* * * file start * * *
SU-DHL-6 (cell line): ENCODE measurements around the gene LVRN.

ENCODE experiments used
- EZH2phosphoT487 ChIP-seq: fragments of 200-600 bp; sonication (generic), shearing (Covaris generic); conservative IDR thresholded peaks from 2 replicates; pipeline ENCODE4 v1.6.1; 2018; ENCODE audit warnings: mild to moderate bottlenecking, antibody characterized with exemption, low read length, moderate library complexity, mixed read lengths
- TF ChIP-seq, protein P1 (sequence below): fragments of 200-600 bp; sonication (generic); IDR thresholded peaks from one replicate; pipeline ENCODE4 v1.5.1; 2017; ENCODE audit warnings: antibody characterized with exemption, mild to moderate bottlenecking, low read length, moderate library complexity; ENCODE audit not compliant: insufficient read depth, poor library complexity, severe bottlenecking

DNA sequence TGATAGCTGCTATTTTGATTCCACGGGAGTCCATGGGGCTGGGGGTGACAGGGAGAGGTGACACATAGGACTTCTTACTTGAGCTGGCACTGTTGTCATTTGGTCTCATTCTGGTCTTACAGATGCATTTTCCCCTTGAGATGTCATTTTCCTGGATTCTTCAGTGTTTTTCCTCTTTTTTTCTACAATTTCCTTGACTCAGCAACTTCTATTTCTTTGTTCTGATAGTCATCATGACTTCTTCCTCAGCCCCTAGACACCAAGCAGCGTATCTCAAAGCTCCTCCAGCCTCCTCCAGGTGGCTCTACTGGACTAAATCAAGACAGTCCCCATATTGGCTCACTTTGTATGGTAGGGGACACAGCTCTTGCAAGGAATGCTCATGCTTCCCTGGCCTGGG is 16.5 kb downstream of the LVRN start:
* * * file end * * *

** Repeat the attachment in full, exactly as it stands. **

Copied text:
SU-DHL-6 (cell line): ENCODE measurements around the gene LVRN.

ENCODE experiments used
- EZH2phosphoT487 ChIP-seq: fragments of 200-600 bp; sonication (generic), shearing (Covaris generic); conservative IDR thresholded peaks from 2 replicates; pipeline ENCODE4 v1.6.1; 2018; ENCODE audit warnings: mild to moderate bottlenecking, antibody characterized with exemption, low read length, moderate library complexity, mixed read lengths
- TF ChIP-seq, protein P1 (sequence below): fragments of 200-600 bp; sonication (generic); IDR thresholded peaks from one replicate; pipeline ENCODE4 v1.5.1; 2017; ENCODE audit warnings: antibody characterized with exemption, mild to moderate bottlenecking, low read length, moderate library complexity; ENCODE audit not compliant: insufficient read depth, poor library complexity, severe bottlenecking

DNA sequence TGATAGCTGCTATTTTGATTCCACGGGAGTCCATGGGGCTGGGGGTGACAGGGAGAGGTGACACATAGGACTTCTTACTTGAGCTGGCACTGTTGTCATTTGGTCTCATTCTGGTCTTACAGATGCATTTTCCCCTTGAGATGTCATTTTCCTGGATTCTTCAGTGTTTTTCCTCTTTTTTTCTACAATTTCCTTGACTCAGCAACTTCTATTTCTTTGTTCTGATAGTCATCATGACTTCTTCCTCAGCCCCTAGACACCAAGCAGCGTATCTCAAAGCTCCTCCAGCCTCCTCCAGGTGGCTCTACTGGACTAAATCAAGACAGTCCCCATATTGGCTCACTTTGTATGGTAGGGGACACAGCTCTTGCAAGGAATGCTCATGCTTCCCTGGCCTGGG is 16.5 kb downstream of the LVRN start: